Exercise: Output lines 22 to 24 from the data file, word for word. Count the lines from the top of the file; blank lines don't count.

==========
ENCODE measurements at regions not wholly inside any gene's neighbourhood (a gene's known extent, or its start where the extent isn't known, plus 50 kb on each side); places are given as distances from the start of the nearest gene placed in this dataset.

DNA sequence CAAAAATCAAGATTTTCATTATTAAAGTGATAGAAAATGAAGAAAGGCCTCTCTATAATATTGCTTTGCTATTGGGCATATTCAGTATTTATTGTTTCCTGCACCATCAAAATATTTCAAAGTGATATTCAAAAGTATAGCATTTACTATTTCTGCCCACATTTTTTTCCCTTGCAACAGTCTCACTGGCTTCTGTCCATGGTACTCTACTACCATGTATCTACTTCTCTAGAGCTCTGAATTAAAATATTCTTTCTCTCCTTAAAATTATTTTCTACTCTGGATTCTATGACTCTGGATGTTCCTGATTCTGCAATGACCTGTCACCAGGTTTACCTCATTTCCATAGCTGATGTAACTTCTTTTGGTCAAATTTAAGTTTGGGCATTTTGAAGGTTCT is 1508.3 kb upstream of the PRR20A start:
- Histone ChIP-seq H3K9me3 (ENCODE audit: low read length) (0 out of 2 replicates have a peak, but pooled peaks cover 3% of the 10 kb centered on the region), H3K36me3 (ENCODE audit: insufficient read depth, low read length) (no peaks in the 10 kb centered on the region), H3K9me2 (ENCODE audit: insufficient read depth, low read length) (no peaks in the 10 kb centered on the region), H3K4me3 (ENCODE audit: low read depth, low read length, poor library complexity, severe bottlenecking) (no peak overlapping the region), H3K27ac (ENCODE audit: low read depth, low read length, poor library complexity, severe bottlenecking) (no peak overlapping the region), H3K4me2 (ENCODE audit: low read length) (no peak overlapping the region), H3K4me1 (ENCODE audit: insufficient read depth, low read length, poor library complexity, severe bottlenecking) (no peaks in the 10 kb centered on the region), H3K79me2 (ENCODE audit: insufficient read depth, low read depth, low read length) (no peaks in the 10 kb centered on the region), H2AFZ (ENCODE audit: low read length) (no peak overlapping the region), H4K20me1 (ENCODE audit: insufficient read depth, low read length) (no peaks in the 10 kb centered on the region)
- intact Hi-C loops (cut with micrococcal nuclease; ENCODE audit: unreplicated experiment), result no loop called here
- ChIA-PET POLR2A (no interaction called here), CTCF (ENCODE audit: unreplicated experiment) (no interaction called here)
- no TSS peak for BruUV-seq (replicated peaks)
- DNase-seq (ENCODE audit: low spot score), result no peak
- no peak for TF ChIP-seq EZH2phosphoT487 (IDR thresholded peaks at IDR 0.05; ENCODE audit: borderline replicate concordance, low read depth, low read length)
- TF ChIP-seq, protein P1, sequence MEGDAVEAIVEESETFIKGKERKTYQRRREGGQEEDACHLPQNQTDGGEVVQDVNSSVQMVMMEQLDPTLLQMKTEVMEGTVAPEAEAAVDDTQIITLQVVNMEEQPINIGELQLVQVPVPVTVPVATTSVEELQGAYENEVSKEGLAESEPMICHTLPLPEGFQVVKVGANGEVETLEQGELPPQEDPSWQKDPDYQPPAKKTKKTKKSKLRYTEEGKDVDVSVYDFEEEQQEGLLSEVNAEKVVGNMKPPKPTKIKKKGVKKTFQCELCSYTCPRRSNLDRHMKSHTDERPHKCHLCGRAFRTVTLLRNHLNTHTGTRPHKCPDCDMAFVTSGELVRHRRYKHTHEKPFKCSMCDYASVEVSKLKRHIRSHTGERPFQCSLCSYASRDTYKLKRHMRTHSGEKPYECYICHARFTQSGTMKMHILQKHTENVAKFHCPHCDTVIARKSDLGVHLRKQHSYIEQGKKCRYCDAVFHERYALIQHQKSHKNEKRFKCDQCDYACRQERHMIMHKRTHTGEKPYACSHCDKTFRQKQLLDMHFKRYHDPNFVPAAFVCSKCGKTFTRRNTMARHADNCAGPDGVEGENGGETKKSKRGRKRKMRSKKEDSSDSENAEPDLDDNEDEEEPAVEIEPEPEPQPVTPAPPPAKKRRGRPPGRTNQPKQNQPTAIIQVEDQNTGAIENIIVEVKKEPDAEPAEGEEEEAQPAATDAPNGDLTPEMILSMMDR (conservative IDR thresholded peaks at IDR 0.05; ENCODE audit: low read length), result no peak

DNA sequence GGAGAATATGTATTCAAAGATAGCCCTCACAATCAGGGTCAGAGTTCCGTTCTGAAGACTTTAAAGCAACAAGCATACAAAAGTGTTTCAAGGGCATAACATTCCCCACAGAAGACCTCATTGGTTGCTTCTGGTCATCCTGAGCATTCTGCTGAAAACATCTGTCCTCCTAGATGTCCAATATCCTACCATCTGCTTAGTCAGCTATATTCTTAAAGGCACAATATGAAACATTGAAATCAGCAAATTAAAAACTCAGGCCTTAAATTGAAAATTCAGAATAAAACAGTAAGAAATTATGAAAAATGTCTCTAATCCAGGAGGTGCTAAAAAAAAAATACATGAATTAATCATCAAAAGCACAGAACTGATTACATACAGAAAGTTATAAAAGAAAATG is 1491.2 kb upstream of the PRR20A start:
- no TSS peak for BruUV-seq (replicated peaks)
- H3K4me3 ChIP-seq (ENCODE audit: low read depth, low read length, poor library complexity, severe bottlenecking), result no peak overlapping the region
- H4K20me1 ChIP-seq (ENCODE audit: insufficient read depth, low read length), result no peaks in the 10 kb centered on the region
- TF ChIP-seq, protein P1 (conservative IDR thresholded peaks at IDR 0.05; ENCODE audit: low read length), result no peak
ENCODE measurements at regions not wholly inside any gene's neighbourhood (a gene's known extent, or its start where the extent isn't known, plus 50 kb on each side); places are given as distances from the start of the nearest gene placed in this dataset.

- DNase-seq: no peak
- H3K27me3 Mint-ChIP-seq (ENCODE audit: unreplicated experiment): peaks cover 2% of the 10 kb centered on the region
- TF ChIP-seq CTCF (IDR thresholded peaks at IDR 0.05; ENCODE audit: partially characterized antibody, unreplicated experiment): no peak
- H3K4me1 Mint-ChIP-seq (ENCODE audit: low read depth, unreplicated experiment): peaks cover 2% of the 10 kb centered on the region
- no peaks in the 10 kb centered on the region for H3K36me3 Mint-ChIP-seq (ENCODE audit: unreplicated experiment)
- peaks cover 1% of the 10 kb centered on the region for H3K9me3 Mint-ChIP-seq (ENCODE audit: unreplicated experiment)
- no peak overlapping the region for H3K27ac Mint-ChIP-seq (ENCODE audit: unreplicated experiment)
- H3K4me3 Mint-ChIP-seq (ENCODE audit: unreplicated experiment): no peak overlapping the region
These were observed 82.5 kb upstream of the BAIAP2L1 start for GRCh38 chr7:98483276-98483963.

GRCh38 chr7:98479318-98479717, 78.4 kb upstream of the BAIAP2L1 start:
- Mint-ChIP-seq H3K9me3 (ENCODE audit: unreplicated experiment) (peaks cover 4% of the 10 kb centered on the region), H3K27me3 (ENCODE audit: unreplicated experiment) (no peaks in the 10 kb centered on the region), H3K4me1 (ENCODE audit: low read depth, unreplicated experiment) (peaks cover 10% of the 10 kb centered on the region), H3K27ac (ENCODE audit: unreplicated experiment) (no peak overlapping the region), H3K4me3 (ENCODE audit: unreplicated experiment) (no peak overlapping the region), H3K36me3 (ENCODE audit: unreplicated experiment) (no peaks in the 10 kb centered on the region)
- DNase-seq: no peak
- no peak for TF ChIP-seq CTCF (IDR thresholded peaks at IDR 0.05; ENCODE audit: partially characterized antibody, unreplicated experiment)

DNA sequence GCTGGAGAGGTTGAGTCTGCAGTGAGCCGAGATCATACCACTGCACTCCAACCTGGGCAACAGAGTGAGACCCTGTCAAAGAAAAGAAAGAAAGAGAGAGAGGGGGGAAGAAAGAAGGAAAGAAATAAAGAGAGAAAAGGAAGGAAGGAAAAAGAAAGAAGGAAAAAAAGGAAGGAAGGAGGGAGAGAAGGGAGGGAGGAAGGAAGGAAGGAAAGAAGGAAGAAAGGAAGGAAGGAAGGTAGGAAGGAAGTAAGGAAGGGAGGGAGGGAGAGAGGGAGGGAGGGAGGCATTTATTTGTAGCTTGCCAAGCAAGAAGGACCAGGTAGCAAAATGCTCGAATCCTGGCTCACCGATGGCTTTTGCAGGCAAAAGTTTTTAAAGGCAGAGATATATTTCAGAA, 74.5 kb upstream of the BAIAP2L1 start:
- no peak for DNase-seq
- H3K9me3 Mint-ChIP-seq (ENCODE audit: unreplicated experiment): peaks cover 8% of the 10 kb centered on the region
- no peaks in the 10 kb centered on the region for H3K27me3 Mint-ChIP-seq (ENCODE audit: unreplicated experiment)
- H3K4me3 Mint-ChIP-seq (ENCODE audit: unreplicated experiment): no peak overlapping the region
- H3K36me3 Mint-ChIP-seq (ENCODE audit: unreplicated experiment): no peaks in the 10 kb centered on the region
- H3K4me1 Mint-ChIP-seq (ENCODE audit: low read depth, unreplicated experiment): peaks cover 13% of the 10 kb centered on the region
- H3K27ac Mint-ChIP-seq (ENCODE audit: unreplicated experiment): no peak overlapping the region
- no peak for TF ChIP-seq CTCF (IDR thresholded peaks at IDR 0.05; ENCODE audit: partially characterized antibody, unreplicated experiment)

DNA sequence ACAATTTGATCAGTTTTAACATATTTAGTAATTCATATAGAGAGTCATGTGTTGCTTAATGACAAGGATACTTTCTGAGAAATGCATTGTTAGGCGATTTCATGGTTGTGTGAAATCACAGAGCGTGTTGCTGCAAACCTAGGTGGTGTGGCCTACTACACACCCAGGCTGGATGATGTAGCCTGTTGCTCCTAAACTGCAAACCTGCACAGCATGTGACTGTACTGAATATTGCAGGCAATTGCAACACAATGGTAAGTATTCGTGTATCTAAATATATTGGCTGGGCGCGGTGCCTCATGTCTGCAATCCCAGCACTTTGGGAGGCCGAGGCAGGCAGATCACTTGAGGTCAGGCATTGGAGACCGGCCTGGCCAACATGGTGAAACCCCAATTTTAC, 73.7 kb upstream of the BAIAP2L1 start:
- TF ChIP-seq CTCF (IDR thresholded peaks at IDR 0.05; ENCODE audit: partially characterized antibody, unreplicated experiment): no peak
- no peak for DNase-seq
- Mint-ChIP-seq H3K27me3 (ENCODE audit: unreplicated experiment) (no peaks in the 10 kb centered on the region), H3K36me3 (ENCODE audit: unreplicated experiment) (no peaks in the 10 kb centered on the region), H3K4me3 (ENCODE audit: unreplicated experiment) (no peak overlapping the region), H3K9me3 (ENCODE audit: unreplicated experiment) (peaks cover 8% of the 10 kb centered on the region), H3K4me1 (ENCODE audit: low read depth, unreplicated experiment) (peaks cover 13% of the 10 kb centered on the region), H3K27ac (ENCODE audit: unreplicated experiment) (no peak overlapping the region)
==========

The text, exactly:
- no peak overlapping the region for H3K27ac Mint-ChIP-seq (ENCODE audit: unreplicated experiment)
- H3K4me3 Mint-ChIP-seq (ENCODE audit: unreplicated experiment): no peak overlapping the region
These were observed 82.5 kb upstream of the BAIAP2L1 start for GRCh38 chr7:98483276-98483963.